COVID-19, social isolation and eating disorders on the rise

The repercussions of COVID-19 (eg, social isolation) have contributed to several additional crises, including a worldwide increase in symptoms of eating disorders (ED).

Source: Polina Tankilevich / Pexels

For example, at least half of adults surveyed in the UK found it more difficult to monitor and / or regulate their diet during the 2020 COVID-19 lockdown than before.2 These adults also felt more concerned about food, exercise and their appearance than before the pandemic. People with a previous or current diagnosis of ED were the most likely to experience these increases.

A slightly different, but no less worrying scenario has been found in Australia. Here, adults with and without ED reported increased dietary restrictions and binge eating during COVD-19 lockdown, while those with a history of ED reported further increases in purging and exercise.3

Reasons for an increase in ED symptoms during the COVID-19 pandemic include, but are not limited to, routine disturbances (i.e., inability to access certain foods or exercise ), unavailability of services (e.g. loss of control, stress and mood swings.

Each of these factors deserves a full explanation and, therefore, I will only focus on social isolation for this post. Specifically, how this might impact the brain in a way that contributes to the current increase in ED symptoms during the pandemic.

COVID-19, social isolation and eating disorders

The current pandemic has changed how, how often and with whom we socialize. While this creates new challenges for many, these changes can be especially difficult for people with ED.

Alexander Krivitskiy / unsplash

Source: Alexander Krivitskiy / unsplash

This is because people with erectile dysfunction often struggle with social Socialization, however, is an important erectile dysfunction prevention measure, with research showing that good social skills can reduce an individual’s risk of developing erectile dysfunction.1

Socialization also provides people with ED a support system and minimizes the opportunities for them to devote time to their ED behaviors (eg, exercise).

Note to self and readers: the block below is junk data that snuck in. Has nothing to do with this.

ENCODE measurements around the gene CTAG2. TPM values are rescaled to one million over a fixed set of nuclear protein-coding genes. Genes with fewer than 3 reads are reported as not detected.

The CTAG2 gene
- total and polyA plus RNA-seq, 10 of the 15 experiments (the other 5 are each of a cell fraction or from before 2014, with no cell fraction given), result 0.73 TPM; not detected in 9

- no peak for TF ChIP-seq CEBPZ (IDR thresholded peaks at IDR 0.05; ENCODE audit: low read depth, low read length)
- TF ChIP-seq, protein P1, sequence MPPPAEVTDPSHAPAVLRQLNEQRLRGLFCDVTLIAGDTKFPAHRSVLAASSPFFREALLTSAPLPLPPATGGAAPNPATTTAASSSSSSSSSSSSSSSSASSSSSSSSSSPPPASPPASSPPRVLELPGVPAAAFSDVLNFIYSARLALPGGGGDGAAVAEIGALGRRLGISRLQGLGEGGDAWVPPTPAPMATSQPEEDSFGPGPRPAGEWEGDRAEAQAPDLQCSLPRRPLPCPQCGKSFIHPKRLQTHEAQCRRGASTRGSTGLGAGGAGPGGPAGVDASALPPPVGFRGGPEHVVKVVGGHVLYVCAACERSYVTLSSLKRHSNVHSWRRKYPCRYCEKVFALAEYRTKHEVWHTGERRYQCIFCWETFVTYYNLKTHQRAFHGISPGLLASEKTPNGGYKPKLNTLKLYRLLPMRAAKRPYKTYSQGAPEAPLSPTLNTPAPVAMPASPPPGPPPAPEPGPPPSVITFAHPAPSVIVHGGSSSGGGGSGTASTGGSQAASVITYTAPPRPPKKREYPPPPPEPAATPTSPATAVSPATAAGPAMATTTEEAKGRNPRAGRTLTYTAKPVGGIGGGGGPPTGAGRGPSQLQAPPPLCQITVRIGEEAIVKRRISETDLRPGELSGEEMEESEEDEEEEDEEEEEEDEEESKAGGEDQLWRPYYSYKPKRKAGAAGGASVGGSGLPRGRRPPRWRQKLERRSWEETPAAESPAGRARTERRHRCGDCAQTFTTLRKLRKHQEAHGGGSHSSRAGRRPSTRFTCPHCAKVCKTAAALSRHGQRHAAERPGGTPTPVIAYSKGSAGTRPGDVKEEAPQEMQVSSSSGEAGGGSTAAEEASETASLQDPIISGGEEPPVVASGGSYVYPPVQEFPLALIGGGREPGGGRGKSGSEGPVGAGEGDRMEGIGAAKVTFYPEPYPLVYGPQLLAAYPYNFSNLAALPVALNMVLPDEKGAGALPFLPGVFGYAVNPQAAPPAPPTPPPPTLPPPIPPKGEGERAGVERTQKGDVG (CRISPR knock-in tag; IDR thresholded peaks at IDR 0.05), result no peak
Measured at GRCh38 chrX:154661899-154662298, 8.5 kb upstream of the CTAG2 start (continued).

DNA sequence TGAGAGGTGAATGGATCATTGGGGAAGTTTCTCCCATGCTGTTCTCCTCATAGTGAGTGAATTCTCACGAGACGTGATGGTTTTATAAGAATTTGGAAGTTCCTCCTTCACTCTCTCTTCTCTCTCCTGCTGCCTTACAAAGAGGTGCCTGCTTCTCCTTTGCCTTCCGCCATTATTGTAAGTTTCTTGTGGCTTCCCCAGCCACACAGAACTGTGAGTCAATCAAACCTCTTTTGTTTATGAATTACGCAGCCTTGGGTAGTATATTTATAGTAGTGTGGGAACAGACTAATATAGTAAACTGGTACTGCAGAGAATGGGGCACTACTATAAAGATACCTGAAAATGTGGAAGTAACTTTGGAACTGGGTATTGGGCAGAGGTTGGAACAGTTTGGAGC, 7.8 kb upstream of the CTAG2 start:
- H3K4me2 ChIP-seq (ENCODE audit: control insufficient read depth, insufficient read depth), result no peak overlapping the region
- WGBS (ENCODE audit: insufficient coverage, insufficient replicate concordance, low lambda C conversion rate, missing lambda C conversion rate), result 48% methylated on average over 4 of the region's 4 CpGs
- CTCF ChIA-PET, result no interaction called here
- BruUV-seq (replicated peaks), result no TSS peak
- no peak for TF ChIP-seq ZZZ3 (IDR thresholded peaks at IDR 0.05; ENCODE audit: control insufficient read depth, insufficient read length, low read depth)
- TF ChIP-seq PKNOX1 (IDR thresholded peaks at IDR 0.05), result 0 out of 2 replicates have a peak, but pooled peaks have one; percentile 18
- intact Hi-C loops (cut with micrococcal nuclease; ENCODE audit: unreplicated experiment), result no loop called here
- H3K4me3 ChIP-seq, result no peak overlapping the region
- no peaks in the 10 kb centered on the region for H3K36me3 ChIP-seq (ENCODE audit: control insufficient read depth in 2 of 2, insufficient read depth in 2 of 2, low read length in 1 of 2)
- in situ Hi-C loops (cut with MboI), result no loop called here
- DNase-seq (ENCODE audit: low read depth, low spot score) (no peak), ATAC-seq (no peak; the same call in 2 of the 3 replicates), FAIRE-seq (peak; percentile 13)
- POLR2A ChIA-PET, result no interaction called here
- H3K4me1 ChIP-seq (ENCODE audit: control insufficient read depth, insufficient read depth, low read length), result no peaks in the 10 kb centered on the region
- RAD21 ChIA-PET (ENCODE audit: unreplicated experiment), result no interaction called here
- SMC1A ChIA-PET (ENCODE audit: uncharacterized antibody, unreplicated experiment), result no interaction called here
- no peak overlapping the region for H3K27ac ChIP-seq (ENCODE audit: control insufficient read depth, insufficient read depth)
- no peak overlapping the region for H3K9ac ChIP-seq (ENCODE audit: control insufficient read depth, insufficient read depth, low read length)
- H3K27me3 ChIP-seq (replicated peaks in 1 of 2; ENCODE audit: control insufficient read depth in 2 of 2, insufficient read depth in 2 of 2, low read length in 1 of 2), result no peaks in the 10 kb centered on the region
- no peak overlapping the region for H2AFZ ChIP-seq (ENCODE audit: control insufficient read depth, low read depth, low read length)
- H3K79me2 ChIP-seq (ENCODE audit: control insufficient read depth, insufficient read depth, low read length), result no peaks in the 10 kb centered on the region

Recognizing the importance of the relationship between socialization and the development of ED, Fernández-Aranda et al. (2020) recently constructed the COVID Isolation Eating Scale (CIES) for research. The objectives of CIES are to4:

  • Measure the impact of lockdown during COVID-19 lockdown on emergencies (and obesity).
  • Measure changes in ED behaviors (eg, diet-related symptoms) and relevant mental health factors (eg, dysfunctional emotions) during confinement.
  • Explore the difficulties of telemedicine while in lockdown.

In its trial, CIES showed that after containment of COVID-19, people with subclinical emergency disorders experienced a greater increase in dysfunctional eating, anxiety and depression compared to to people diagnosed with an emergency disorder. This suggests that people with undiagnosed erectile dysfunction might be particularly vulnerable during lockdown, possibly due to fewer treatment options available.

Social isolation and health

It is not known why chronic social isolation increases the risk of developing the disease.

One hypothesis (i.e. social control) is that having wider social networks and participating in social activities encourages people to take better care of themselves (e.g., l ‘exercise and check-ups). Isolated individuals, on the other hand, have less incentive to manage their health, as they may have fewer people to “live” (according to this assumption).

Market production / Pexels

Source: Mart Production / Pexels

While this may be somewhat true, neuroscience offers a more nuanced perspective.5 The nuance is important here because social experiences and our perceptions of them vary. For example, having a spouse can be comforting for one person, but stressful for another, especially if the relationship is abusive.

Therefore, how do individuals see their isolation during COVID-19 containment is important to consider.